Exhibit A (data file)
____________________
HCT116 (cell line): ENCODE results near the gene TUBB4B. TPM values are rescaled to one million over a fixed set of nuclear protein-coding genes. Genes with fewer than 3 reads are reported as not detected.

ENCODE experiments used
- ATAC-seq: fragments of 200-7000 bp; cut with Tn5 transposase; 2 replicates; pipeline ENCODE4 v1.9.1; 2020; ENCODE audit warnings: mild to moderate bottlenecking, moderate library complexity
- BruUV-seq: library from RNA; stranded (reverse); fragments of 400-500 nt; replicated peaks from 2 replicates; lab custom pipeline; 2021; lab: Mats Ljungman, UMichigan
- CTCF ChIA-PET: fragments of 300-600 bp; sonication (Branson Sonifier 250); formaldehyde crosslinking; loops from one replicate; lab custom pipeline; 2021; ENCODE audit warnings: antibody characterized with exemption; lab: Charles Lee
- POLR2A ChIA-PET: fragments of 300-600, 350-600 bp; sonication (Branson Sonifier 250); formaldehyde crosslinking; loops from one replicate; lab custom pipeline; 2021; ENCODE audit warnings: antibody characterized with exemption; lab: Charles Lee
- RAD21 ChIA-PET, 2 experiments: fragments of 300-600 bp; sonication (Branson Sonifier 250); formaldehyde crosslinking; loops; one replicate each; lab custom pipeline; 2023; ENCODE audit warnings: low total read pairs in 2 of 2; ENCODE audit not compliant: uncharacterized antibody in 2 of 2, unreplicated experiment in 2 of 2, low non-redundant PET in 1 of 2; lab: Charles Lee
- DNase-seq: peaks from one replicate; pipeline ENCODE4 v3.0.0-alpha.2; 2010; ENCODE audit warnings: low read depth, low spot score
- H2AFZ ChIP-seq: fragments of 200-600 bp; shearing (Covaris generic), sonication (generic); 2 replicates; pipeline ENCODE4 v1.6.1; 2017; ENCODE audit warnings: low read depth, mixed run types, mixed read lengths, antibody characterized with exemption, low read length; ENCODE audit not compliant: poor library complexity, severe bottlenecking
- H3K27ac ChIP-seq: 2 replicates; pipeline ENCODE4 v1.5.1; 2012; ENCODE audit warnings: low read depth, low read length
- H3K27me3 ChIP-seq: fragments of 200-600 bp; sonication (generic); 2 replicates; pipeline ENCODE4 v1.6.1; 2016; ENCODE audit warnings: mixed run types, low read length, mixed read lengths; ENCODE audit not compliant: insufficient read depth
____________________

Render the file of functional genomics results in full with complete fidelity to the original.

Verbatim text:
HCT116 (cell line): ENCODE results near the gene TUBB4B. TPM values are rescaled to one million over a fixed set of nuclear protein-coding genes. Genes with fewer than 3 reads are reported as not detected.

ENCODE experiments used
- ATAC-seq: fragments of 200-7000 bp; cut with Tn5 transposase; 2 replicates; pipeline ENCODE4 v1.9.1; 2020; ENCODE audit warnings: mild to moderate bottlenecking, moderate library complexity
- BruUV-seq: library from RNA; stranded (reverse); fragments of 400-500 nt; replicated peaks from 2 replicates; lab custom pipeline; 2021; lab: Mats Ljungman, UMichigan
- CTCF ChIA-PET: fragments of 300-600 bp; sonication (Branson Sonifier 250); formaldehyde crosslinking; loops from one replicate; lab custom pipeline; 2021; ENCODE audit warnings: antibody characterized with exemption; lab: Charles Lee
- POLR2A ChIA-PET: fragments of 300-600, 350-600 bp; sonication (Branson Sonifier 250); formaldehyde crosslinking; loops from one replicate; lab custom pipeline; 2021; ENCODE audit warnings: antibody characterized with exemption; lab: Charles Lee
- RAD21 ChIA-PET, 2 experiments: fragments of 300-600 bp; sonication (Branson Sonifier 250); formaldehyde crosslinking; loops; one replicate each; lab custom pipeline; 2023; ENCODE audit warnings: low total read pairs in 2 of 2; ENCODE audit not compliant: uncharacterized antibody in 2 of 2, unreplicated experiment in 2 of 2, low non-redundant PET in 1 of 2; lab: Charles Lee
- DNase-seq: peaks from one replicate; pipeline ENCODE4 v3.0.0-alpha.2; 2010; ENCODE audit warnings: low read depth, low spot score
- H2AFZ ChIP-seq: fragments of 200-600 bp; shearing (Covaris generic), sonication (generic); 2 replicates; pipeline ENCODE4 v1.6.1; 2017; ENCODE audit warnings: low read depth, mixed run types, mixed read lengths, antibody characterized with exemption, low read length; ENCODE audit not compliant: poor library complexity, severe bottlenecking
- H3K27ac ChIP-seq: 2 replicates; pipeline ENCODE4 v1.5.1; 2012; ENCODE audit warnings: low read depth, low read length
- H3K27me3 ChIP-seq: fragments of 200-600 bp; sonication (generic); 2 replicates; pipeline ENCODE4 v1.6.1; 2016; ENCODE audit warnings: mixed run types, low read length, mixed read lengths; ENCODE audit not compliant: insufficient read depth